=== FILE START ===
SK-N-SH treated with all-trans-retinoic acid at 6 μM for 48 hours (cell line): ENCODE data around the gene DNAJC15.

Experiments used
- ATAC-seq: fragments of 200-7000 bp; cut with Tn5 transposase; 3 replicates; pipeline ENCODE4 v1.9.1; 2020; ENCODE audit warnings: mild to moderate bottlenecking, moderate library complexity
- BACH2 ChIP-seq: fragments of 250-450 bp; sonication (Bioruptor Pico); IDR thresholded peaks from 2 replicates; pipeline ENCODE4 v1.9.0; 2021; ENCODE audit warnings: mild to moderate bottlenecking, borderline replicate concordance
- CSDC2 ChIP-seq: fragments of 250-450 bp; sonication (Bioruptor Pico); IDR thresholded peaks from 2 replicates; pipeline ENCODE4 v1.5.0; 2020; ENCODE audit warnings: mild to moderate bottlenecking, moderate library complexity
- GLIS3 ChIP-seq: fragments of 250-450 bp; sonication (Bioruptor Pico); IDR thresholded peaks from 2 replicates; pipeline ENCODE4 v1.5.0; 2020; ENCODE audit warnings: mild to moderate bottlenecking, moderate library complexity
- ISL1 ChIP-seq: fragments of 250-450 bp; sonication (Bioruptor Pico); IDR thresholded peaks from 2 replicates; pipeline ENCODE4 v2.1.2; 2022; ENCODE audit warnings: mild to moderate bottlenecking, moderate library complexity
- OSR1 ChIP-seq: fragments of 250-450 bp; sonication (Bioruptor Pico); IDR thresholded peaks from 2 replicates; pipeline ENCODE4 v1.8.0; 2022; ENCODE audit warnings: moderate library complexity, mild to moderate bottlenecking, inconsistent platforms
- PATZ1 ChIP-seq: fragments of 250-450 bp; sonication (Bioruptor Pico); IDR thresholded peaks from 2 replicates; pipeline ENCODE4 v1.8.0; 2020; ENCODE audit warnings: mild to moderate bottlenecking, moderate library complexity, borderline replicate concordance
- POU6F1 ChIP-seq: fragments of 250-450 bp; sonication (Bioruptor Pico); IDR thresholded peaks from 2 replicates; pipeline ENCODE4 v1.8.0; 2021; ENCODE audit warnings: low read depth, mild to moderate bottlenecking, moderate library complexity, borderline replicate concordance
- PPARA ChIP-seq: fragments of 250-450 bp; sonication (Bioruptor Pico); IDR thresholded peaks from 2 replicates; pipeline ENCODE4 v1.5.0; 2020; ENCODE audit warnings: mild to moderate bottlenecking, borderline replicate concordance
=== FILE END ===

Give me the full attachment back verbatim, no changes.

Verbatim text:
SK-N-SH treated with all-trans-retinoic acid at 6 μM for 48 hours (cell line): ENCODE data around the gene DNAJC15.

Experiments used
- ATAC-seq: fragments of 200-7000 bp; cut with Tn5 transposase; 3 replicates; pipeline ENCODE4 v1.9.1; 2020; ENCODE audit warnings: mild to moderate bottlenecking, moderate library complexity
- BACH2 ChIP-seq: fragments of 250-450 bp; sonication (Bioruptor Pico); IDR thresholded peaks from 2 replicates; pipeline ENCODE4 v1.9.0; 2021; ENCODE audit warnings: mild to moderate bottlenecking, borderline replicate concordance
- CSDC2 ChIP-seq: fragments of 250-450 bp; sonication (Bioruptor Pico); IDR thresholded peaks from 2 replicates; pipeline ENCODE4 v1.5.0; 2020; ENCODE audit warnings: mild to moderate bottlenecking, moderate library complexity
- GLIS3 ChIP-seq: fragments of 250-450 bp; sonication (Bioruptor Pico); IDR thresholded peaks from 2 replicates; pipeline ENCODE4 v1.5.0; 2020; ENCODE audit warnings: mild to moderate bottlenecking, moderate library complexity
- ISL1 ChIP-seq: fragments of 250-450 bp; sonication (Bioruptor Pico); IDR thresholded peaks from 2 replicates; pipeline ENCODE4 v2.1.2; 2022; ENCODE audit warnings: mild to moderate bottlenecking, moderate library complexity
- OSR1 ChIP-seq: fragments of 250-450 bp; sonication (Bioruptor Pico); IDR thresholded peaks from 2 replicates; pipeline ENCODE4 v1.8.0; 2022; ENCODE audit warnings: moderate library complexity, mild to moderate bottlenecking, inconsistent platforms
- PATZ1 ChIP-seq: fragments of 250-450 bp; sonication (Bioruptor Pico); IDR thresholded peaks from 2 replicates; pipeline ENCODE4 v1.8.0; 2020; ENCODE audit warnings: mild to moderate bottlenecking, moderate library complexity, borderline replicate concordance
- POU6F1 ChIP-seq: fragments of 250-450 bp; sonication (Bioruptor Pico); IDR thresholded peaks from 2 replicates; pipeline ENCODE4 v1.8.0; 2021; ENCODE audit warnings: low read depth, mild to moderate bottlenecking, moderate library complexity, borderline replicate concordance
- PPARA ChIP-seq: fragments of 250-450 bp; sonication (Bioruptor Pico); IDR thresholded peaks from 2 replicates; pipeline ENCODE4 v1.5.0; 2020; ENCODE audit warnings: mild to moderate bottlenecking, borderline replicate concordance